So why believe it might actually happen this time? What’s changed?
Well, the grid has gotten more vulnerable to weather, which itself is getting weirder, with more heat waves, and more extreme events.
New technologies have commercialized — both solar and wind power, which increase the grid’s need for flexibility and size, and high-voltage transmission lines, which are capable of providing flexibility by carrying power over large distances.
Alongside that, computing power has advanced in leaps and bounds, seeing rapid recent advances in artificial intelligence and parallel computing. “Exa-scale computing” means that “100,000 node transmission models can be simulated for an entire year, in a single day,” the researchers wrote. Put more simply, researchers are now able to model transmission proposals with a level of detail and granularity that was unthinkable even a few years ago.
Plus, the imperative to decarbonize the electricity system has made the challenge of accommodating more renewable energy more pressing. So regional grid operators and utilities are talking more about the need to coordinate. There are many available partners in the effort, as Seams shows.
In short, it might finally be time to finally do this thing. (Hope springs eternal!)
First, a quick refresher on transmission lines: Alternating current (AC) lines are generally used for shorter distances. High-voltage direct-current (HVDC) lines are more expensive, but carry more power with less loss, so they are typically used for long-distance lines.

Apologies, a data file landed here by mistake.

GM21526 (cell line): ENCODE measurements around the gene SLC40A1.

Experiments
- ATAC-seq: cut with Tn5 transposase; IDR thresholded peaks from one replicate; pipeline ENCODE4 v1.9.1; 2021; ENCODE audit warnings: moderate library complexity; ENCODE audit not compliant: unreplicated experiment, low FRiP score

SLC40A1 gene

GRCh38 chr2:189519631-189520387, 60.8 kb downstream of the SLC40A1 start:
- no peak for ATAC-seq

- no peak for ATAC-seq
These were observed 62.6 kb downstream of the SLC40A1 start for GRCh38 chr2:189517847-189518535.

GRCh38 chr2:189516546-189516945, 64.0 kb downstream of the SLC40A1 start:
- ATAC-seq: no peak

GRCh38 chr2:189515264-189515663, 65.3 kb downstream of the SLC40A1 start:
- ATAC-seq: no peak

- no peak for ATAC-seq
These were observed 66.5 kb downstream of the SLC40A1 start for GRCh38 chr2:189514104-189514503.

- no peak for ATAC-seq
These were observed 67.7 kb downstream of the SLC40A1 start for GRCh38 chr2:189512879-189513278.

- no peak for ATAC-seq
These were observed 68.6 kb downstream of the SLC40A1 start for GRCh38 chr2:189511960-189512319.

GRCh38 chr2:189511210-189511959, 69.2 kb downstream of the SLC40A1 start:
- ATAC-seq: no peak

So, NREL ran modeling on four different plans for a national transmission system and assessed their costs and benefits from the period of 2023 to 2038.
The first plan, Design 1, does not stitch the interconnections together. The existing HVDC ties between the Eastern and Western Interconnections are replaced at their current capacity. However, a bunch of new AC lines are added on either side.
Important note: The study uses Design 1 as a control scenario, against which to compare the benefits of the other scenarios. But keep in mind, Design 1 is pretty ambitious on its own — it’s a lot of new AC lines! The benefits of the other three plans, discussed below, aren’t so much their benefits relative to doing nothing, but their benefits relative to an AC-only plan.
The three other scenarios are: